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Everything You Need to Know About WARHAMMER’s AGE OF SIGMAR RPG (Exclusive)

Everything You Need to Know About WARHAMMER’s AGE OF SIGMAR RPG (Exclusive)

What does life look like in Warhammer Age of Sigmar‘s Mortal Realms and what do people do? Is there room for the archetypal roleplaying game party in a setting tailor-made for huge armies and powerful warlords? Can I play a Skaven?

Those were the questions I had in mind when I sat down with Emmet Byrne and Dominic McDowall, producer on the upcoming Age of Sigmar RPG and CEO of publisher Cubicle 7, respectively. They were gracious with their time as I babbled on about what a convert I was and, more importantly, at least as excited as I was. McDowall, a lifelong devotee of Games Workshop’s worlds, was particularly buoyant about the prospects of working on an Age of Sigmar RPG.

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“Back when we started Cubicle 7, I remember being really cross that the Warhammer Fantasy Roleplay license had come up then,” McDowall recalls. “Just a few years on we’d have been in a position to bid for it and it would’ve been so great! So when it became available again, I was very intrigued. Games Workshop came and approached us about working on some of their properties and they thought that it would be a good fit for us and, yes! They were also really interested in the idea of getting us involved in the Age of Sigmar side of things as well. They were well aware that WFRP contributed an enormous amount to the worldbuilding of The Old World and they were interested in working with us to do the same thing around Age of Sigmar.”

Both men take the charge of fleshing out the Mortal Realms seriously. It’s easy to forget if you’re not of a certain age just how much depth the early WFRP stuff added to a setting which was super-focused on the battlefield. WFRP made the Old World feel intimate, smaller, and easier to comprehend by following the adventures of its wanderers and heroes.

“As far as introducing the game and the world to new players, I can’t go, hey, there are eight realms that are essentially infinite, read up on all of these before you can start a game,” says Byrne. “Making that a bit smaller will help.

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The game will have a more epic feel to it (picture starting out at level 5 or so, with fireballs ready to go, and you’ve got an idea, according to Byrne) and it won’t use the WFRP percentile system. Instead, it will rely on d6 dice pools; if it’s epic in scale, “it’s always satisfying to throw more dice,” says McDowall. With dice in hand, you’ll traverse all eight of the Mortal Realms, the setting of Age of Sigmar. Think a universe of infinite dimensions, each flavored by a particular type of magic and linked by magical gates which everyone is fighting over and you’ve got the idea.

Factional organizations loom large in the Age of Sigmar RPG. In the core book, players will take on the role of agents of Order (though this will be expanded to other factions eventually, like my beloved Skaven). Most of the quests will come from the various groups vying for influence within the forces of order, who need errands to be run.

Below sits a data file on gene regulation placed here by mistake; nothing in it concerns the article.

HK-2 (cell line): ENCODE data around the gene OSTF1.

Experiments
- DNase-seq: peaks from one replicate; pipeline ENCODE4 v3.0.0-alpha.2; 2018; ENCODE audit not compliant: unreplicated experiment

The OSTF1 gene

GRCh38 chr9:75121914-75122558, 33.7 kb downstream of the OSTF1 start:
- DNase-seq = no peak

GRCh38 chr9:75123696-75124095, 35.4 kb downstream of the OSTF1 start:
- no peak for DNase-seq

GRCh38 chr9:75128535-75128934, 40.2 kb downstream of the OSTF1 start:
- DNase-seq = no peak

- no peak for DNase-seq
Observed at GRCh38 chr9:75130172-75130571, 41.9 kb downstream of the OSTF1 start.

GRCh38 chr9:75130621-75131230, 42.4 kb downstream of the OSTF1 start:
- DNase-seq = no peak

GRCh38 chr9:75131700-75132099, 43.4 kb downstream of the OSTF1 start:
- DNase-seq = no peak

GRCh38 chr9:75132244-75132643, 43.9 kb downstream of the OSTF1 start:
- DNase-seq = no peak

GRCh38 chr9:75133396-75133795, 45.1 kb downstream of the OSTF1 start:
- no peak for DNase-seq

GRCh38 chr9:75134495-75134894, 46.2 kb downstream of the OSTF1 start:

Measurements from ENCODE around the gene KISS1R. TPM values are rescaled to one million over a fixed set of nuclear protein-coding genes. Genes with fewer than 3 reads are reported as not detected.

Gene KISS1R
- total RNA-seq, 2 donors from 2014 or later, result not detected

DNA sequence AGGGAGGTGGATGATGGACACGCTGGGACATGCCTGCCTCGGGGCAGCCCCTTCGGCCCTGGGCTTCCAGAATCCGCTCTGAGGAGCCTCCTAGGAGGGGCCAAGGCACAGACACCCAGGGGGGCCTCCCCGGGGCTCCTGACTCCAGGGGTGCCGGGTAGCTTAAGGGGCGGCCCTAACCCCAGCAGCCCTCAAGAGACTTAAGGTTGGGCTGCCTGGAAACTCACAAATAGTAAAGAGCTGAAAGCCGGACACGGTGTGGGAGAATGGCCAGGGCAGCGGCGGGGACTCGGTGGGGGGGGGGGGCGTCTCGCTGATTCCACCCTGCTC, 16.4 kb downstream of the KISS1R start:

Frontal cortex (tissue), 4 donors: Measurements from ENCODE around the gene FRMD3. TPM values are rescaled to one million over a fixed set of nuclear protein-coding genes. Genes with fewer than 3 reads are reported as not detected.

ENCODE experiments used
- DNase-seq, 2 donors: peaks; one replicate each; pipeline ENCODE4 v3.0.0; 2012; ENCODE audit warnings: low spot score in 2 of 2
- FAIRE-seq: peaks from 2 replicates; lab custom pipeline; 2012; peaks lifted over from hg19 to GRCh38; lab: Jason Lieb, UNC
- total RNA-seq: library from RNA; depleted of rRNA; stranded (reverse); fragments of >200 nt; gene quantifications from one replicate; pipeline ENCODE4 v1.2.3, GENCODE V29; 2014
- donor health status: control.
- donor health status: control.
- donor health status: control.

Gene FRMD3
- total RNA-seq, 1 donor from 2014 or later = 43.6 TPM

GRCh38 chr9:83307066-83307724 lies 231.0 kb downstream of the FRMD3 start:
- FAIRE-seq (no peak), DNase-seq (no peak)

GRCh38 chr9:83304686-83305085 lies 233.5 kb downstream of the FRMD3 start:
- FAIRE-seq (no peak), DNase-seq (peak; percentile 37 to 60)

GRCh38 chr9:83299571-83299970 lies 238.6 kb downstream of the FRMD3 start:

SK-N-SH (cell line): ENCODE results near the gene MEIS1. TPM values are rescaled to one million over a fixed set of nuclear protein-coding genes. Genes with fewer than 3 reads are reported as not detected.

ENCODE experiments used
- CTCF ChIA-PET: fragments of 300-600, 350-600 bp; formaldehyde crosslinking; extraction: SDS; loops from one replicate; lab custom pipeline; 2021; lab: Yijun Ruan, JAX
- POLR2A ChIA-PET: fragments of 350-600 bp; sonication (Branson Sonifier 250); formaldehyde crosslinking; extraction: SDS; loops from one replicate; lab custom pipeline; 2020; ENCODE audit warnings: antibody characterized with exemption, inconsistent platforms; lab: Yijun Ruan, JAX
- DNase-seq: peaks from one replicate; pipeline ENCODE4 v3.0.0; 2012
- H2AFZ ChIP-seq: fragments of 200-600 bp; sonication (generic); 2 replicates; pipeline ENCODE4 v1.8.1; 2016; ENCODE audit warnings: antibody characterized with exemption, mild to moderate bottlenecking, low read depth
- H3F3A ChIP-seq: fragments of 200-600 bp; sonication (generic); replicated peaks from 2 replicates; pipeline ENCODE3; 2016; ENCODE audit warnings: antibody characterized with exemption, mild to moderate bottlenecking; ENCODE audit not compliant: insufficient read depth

“We have things like the Swifthawk Agents who go out and find these lost Realmgates,” explains Byrne. “Well, they can’t do that on their own, so maybe you’re going in and leading the way ahead or showing up after, cleaning up what’s leftover because the Stormcast are stretched so thin they can’t hang around after kicking Chaos out.”

That sounds really cool and the type of campaign I’d play for a good long while. Transdimensional troubleshooters find themselves stuck between the machinations of the Swifthawk Agents and Order of Azyr? Sign me up. And when? By the end of the year, according to McDowall, though I couldn’t find a clever way to get more specifics than that. There’s more information coming, with the company teasing how the factions come into play as the next tidbit for fans.

AoS_Marketing_Branchwych G&S March 2019

How To Be A Tree

Cubicle 7 graciously provided me with an exclusive look at one of the playable archetypes, the Sylvaneth Branchwych. The text of the description is below, but the very short version is that the Branchwyches are both healers and caretakers of the dead. They slot in neatly with some of the weirder parts of Age of Sigmar, but are presented in a grounded, accessible way. And there’s mystery, as well, particularly for the new player. I’m jealous of it, learning what a bittergrub is (a forest spirit in the shape of a mean caterpillar) or how Branchwyches serve the forces of life and order.

Mostly, I’m just glad there’s confirmation that Cubicle 7—a group of developers who, in my opinion, are doing some of the best work in RPGs today— are focused on bridging the small gap between the weird and the accessible. I’ve slowly become an Age of Sigmar nut, but I admit it can be tough to communicate just what you would do as an adventurer, particularly if you happen to be a resurrected quasi-divine master of lightning. It looks like everything is falling in place to make Age of Sigmar something special.

Branchwych Text

Excited for the Age of Sigmar RPG? Tell us why in the comments!

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Image Credits: Cubicle 7, Games Workshop

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